Every small business will deal with seasonal highs and lows—it’s how you manage your marketing during this time that determines whether it affects your success.
A slow season doesn’t mean you stop working, kick back and relax. Rather, making the most of this time is key to preparing for your busy season and making sure it’s as successful as possible. Use the following marketing ideas to manage the high’s and low’s that you’ll inevitably face. You’ll find that the better prepared and more productive you are, the easier it is to handle both.
Create a Marketing Calendar
The best defense against seasonal lows is an annual marketing calendar, including your plans for each season. Co-Schedule found that “marketers with a documented strategy are 313 percent more likely to report success.” With your marketing plans outlined, you can plan ahead to be most successful during the high season and make use of your extra time during the lows of the slow season.
What’s more, thanks to your marketing calendar, you’ll know what marketing materials need to be handled well before you’re busy rushing around, avoiding any stressful, last-minute scrambling.
The basics of a great marketing calendar include key dates, holidays and seasonal trends that dictate anticipated revenue and marketing needs. If you’re a new business, however, start with ShopKeep’s retail marketing strategy blog post to define critical details, including audience, buyer personas, and personalization. All of this will affect which holidays are most important, which trends you should watch for, and more.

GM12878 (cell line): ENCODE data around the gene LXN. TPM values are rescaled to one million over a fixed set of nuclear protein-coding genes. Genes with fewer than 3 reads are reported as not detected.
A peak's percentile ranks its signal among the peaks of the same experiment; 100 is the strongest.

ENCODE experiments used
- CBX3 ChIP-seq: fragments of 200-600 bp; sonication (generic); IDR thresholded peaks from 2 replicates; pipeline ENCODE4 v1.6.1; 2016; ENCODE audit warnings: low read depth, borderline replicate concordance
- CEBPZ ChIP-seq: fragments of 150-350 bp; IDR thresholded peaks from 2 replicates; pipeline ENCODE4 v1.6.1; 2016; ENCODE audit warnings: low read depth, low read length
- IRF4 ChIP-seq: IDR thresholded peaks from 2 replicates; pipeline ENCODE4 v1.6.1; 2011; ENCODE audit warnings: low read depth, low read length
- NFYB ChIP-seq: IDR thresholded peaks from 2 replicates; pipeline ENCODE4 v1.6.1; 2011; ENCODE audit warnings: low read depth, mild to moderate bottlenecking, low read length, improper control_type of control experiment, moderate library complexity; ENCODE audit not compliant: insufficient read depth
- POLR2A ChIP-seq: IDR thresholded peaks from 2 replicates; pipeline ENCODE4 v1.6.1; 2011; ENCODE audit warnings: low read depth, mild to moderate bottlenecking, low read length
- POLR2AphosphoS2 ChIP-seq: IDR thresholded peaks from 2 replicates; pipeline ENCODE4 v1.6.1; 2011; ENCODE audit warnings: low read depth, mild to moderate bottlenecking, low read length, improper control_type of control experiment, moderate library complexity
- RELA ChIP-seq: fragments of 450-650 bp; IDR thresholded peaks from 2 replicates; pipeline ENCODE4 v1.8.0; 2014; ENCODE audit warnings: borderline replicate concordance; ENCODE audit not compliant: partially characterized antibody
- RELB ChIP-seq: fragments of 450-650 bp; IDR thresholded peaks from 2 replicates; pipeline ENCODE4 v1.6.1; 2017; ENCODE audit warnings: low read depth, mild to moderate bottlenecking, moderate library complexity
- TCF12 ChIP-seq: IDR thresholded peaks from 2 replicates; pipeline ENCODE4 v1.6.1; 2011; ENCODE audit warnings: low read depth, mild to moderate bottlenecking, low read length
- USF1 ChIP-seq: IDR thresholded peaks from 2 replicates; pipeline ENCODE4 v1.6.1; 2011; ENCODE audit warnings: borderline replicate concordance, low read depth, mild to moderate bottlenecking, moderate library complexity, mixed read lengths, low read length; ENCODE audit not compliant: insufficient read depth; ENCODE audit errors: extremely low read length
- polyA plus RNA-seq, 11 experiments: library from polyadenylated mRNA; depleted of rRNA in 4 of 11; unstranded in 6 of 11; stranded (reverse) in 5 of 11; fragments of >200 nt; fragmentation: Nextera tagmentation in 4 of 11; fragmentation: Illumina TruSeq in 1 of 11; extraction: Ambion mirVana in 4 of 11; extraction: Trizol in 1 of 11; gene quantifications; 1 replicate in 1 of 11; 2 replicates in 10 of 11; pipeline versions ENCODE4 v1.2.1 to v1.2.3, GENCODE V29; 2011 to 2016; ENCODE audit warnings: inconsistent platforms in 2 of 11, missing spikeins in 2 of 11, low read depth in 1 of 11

If you’ve already nailed these details down, you can dive right into creating your marketing calendar with Search Engine Journal’s 2019 marketing calendar template.
Get Hyper Local During the Low-Season
Your slow season is a great time to test different types of marketing as you prepare for the rush of busier times ahead. As a small local retailer or restaurant, you rely on your community to frequent your business, which is why getting “hyper local” is critical. With more time on your hands, you can focus on this aspect of marketing.
While much of our marketing time is spent in the digital space, Dustin Hodgson, co-owner of MyCreativeShop suggests using print to develop hyper local marketing that “meets your audience where they are.” This can be more effective than digital, he explains:
“For example, a customer will physically interact with a localized postcard. This makes it more effective than a hashtag on an Instagram post that quickly disappears in a sea of noise.” If you’ve never tested print marketing, there are a variety of mediums you can use to reach local customers during your slow season, including postcards, posters, and flyers.
As you might imagine, testing this hyper-local print strategy be time-consuming, but it can help you drive sales during your busy season too. Use the seasonal lull to test designs, get your branding right, and actively promote your business within the community.
Be sure to test including coupons or discounts with your print materials. A 2018 study found that consumers want to spend if they have an offer. In fact, 58 percent say the offer itself would increase the likelihood that they purchase and 41 percent say they would look spend just to use the offer. During the slow season, this could be the difference between making the extra sales that get you through.
Find Additional Streams of Revenue